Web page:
Informed savers are successful savers. The more you know about how your bank fixes interest rates on its savings and CD products, the better able you’ll be to anticipate future rate changes and identify saver-friendly institutions.
Here’s what you need to know about the factors that affect savings and CD rates, and where to find the latest information about them.
Factors That May Affect Savings & CD Rates
These five factors may affect savings and CD rates. In many cases, multiple factors are at work simultaneously, making it difficult to determine which bear the most responsibility.
1. The Federal Funds Rate
The Federal Funds Rate is the rate charged by the Federal Reserve Bank of the United States — America’s central bank — to borrower banks. In other words, when private banks need low-cost, short-term capital from the federal government, this is the rate they pay.
The Federal Reserve adjusts the Federal Funds Rate in the service of its dual mandate: to “promote effectively the goals of maximum employment, stable prices, and moderate long term interest rates.” Savings and CD rates rise in proportion to the Federal Funds Rate and fall when the Federal Funds Rate falls.
2. U.S. Treasury Rates (Especially the 2- and 10-Year)
Savings and CD rates also move in proportion to U.S. Treasury bond rates, especially on the 2- and 10-year notes. Since Treasury bonds trade on the open market, pricing changes every weekday, but bank rates tend to be stickier, resisting minor moves and instead changing gradually over time.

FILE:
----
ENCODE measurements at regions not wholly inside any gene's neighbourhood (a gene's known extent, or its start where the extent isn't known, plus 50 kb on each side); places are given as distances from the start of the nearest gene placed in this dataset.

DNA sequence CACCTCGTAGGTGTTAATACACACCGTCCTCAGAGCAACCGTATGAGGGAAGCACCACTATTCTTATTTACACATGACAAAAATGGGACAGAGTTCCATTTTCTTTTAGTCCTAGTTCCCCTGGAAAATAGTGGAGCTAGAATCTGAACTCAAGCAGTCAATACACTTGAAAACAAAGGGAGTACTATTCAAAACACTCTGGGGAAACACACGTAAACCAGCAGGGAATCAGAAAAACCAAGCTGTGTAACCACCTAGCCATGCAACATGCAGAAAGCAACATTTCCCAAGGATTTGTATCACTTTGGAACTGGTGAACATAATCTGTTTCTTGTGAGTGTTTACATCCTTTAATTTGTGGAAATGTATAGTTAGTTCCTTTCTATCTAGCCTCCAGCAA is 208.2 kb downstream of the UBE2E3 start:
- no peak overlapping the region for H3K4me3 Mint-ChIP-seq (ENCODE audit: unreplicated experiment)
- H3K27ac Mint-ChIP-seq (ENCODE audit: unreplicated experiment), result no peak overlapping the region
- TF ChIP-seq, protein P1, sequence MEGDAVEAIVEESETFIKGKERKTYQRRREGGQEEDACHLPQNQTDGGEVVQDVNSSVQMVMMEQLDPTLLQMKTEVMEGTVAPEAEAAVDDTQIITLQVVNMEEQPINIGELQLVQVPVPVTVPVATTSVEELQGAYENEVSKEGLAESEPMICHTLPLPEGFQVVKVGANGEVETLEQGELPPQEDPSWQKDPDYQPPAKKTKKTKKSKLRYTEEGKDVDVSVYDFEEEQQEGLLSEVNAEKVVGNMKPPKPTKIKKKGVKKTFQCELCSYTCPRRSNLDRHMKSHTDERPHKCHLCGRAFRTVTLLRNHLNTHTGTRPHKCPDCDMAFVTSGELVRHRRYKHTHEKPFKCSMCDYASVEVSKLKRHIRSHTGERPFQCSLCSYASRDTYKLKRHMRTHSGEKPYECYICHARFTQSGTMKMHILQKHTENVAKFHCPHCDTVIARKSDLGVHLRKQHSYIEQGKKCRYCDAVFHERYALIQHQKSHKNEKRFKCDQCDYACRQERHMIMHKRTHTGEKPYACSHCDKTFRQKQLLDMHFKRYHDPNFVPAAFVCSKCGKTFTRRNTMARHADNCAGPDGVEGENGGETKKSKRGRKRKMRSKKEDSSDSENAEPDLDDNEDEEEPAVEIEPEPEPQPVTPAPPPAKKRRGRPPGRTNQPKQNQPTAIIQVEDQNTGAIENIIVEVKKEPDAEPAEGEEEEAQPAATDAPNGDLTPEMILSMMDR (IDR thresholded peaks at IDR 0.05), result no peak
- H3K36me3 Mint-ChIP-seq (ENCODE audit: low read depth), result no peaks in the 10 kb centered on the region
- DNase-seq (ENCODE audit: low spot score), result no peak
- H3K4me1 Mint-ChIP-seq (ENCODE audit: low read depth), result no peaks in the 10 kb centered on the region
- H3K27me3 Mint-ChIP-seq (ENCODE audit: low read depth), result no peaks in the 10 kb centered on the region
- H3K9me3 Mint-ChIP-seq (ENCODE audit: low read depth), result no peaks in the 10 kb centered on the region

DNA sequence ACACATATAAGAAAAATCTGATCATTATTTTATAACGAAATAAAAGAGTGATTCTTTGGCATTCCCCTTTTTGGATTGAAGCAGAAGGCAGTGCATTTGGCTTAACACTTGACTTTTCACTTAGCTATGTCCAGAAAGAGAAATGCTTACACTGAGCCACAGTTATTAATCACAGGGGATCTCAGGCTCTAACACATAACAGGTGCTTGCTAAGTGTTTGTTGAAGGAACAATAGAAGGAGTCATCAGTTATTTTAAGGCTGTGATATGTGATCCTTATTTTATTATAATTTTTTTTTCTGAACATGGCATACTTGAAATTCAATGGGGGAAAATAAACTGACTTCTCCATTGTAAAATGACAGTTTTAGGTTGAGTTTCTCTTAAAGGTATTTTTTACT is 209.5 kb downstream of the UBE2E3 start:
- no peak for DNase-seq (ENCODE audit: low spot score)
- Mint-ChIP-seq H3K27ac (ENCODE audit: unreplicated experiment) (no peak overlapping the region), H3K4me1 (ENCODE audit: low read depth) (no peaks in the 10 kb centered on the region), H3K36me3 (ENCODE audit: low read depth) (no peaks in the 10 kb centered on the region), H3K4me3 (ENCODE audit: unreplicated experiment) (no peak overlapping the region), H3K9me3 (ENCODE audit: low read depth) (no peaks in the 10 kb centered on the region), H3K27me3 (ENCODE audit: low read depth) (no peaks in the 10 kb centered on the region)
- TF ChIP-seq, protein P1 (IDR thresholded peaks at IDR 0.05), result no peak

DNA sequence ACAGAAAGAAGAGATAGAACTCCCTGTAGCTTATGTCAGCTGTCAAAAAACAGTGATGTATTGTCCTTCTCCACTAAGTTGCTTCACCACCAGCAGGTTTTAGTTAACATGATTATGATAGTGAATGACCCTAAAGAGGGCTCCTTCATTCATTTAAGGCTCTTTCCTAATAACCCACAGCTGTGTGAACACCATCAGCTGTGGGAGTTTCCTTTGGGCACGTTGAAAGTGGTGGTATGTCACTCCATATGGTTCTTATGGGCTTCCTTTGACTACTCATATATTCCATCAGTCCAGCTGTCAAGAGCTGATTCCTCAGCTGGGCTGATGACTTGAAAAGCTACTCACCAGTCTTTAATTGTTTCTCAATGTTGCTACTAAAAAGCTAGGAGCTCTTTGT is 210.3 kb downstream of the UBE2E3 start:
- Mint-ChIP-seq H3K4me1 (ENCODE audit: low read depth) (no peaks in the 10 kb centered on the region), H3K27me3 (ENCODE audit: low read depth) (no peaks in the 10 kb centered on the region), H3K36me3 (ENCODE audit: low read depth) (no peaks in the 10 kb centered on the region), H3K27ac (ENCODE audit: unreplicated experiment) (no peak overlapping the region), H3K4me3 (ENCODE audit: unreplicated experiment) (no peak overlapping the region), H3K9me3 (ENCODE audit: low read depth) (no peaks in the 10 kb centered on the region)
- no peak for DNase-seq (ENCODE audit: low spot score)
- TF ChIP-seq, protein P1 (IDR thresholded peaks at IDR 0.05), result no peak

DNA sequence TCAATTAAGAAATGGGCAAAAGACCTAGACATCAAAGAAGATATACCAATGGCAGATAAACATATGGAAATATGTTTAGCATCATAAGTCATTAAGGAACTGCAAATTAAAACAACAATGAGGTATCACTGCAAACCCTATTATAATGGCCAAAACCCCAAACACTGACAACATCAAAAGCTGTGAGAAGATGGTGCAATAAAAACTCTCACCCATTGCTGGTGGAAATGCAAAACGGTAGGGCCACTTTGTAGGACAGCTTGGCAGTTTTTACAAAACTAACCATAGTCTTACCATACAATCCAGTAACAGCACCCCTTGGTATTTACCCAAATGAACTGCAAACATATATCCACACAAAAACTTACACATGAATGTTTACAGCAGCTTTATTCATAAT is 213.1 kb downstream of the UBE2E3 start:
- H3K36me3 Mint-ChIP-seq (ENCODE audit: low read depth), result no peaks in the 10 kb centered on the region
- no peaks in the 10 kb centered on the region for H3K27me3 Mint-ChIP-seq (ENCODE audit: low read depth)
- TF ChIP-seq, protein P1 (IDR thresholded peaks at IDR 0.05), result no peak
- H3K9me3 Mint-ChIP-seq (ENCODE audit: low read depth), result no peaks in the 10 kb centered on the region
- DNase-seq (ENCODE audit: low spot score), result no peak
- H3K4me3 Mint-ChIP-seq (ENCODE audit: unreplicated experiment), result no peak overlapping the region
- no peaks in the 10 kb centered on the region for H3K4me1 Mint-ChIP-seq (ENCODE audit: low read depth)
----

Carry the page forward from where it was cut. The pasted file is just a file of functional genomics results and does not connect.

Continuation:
3. Demand for Savings Accounts and CDs
The laws of supply and demand work quite well in the banking industry. When demand for savings products increases, banks can reduce savings rates to reflect a larger customer pool. When demand for savings products decreases, banks may need to raise rates to attract new savers.
4. Competition for Savers’ Dollars
Another facet of supply and demand is competition among banks. As the supply of savings products increases, banks may need to do more to attract customers, including raising rates or offering special teaser rates. This is common in the online banking niche, where upstarts regularly threaten established banks’ market share.
5. Banks’ Business Strategy
Some banks simply don’t prioritize attracting savers’ dollars. For others, this is an imperative. How banks view the importance of consumer savings can greatly affect where they fix their savings and CD rates.
Where to Find the Latest Information About Savings & CD Rates
Where can you find the latest information about savings and CD rates? Try these online resources.
- Rate Aggregators: These third-party websites collect up-to-date information about savings and CD rates so you don’t have to. Their databases generally include national players that you’ve probably heard of, along with regional banks like this one and smaller community institutions.
- Bank Websites: If you have a preferred bank in mind, why not visit their website directly? It’s a bit more time consuming to compare multiple rate offers this way, but the information is more likely to be accurate.
- Personal Finance Apps: Many personal finance apps include a rate-finder feature. Download one for free today.
Earn More Today
Is your savings account or CD paying a fair rate of return? If it has been some time since you’ve shopped around for a new place to put your money, you may be missing out. Now that you understand the factors that may affect savings rates and know where to find the latest rate information, you’re set up to seek out the best deal. It’s out there, just waiting to be discovered.